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Sandra Yi reporting Young drivers are 20 times more likely to be involved in a fatal car crash than the average driver. It happened in Utah just this week, two Riverton High School teens lost their lives in a car crash.
We took a look at a unique driver's education course is trying to keep young drivers safe behind the wheel.
If you suddenly lost control of your car, would you know what to do? Experts say, not enough teen drivers do. Today, they got the 'driver's edge'.
Utah Teens get behind the wheel... and learn, how to control an out of control car.
This is Driver's Edge, a program that aims to put the brakes on car crashes involving teens. It's taught by professional racecar drivers.
"Faster, faster, faster, get ready, off the gas, back the other way, nice job."
On a course, teen drivers are put to the test. An exercise teaches them what to do if their car cuts a corner too fast and begins to skid.
Bruce Baxter learned, he isn't as good behind the wheel, as he thought.
Bruce Baxter, Student Driver: "First time trying to skid, go around the corner, facing the other way, it's an ego buster."
Jeff Payne, Driver's Edge: "This is a big wakeup call for kids. They're having a lot of fun, but they're learning a lot at the same time."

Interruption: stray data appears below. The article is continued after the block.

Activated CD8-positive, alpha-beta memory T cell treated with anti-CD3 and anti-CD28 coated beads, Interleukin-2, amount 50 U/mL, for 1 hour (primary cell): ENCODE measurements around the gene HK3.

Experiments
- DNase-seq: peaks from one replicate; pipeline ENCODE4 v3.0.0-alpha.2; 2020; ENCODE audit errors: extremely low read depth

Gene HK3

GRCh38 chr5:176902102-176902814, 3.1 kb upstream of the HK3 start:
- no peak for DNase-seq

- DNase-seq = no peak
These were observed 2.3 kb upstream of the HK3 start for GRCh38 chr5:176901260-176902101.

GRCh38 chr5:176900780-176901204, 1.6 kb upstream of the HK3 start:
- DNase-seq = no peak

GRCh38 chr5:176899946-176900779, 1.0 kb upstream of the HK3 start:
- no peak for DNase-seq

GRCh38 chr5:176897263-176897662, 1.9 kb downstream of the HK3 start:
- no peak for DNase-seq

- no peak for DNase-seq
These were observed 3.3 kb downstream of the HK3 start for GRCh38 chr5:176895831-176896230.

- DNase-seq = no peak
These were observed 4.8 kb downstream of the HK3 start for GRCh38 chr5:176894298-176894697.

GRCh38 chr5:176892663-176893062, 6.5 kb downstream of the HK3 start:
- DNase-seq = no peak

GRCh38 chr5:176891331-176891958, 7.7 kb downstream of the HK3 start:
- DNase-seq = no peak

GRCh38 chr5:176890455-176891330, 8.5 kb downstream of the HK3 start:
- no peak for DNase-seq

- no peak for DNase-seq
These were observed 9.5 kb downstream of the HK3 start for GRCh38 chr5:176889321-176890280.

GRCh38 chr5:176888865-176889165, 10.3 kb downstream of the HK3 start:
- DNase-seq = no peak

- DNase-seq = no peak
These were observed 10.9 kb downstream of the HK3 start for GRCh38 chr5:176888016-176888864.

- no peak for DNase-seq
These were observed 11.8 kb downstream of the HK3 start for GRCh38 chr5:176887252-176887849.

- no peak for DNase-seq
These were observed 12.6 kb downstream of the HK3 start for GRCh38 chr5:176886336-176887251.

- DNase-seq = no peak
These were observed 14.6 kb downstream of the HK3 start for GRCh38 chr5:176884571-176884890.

Instructors say, this realistic lesson can help save lives. Statistics show, nearly 32 young drivers are killed in car crashes, every day in the U-S.
Jeff Payne, Driver's Edge: "In this country, we lose a classroom of high school aged kids everyday in car collisions, yet there's so much talk about guns and violence in schools, but there are more kids killed in automobile collisions than everything else combined."
On Monday, two Riverton High School students died in a car crash. Jason Neeley and Nick Wanless were killed instantly when their car went off the road, over corrected, then skidded into on coming traffic. Police say Neeley was speeding.
But adults can benefit too. I got behind the wheel -
"Full throttle here, keep going, keep going, lift off the gas and turn in, here comes the slide."
-and learned, it isn't as easy at it looks.
Jeff Payne: "We get letters every week from people saying, this happened to me on the highway, but thank God for your program, it saved my life.'"
Driver's Edge is a non profit program, free for teens. This is the second time instructors have offered the program in Utah.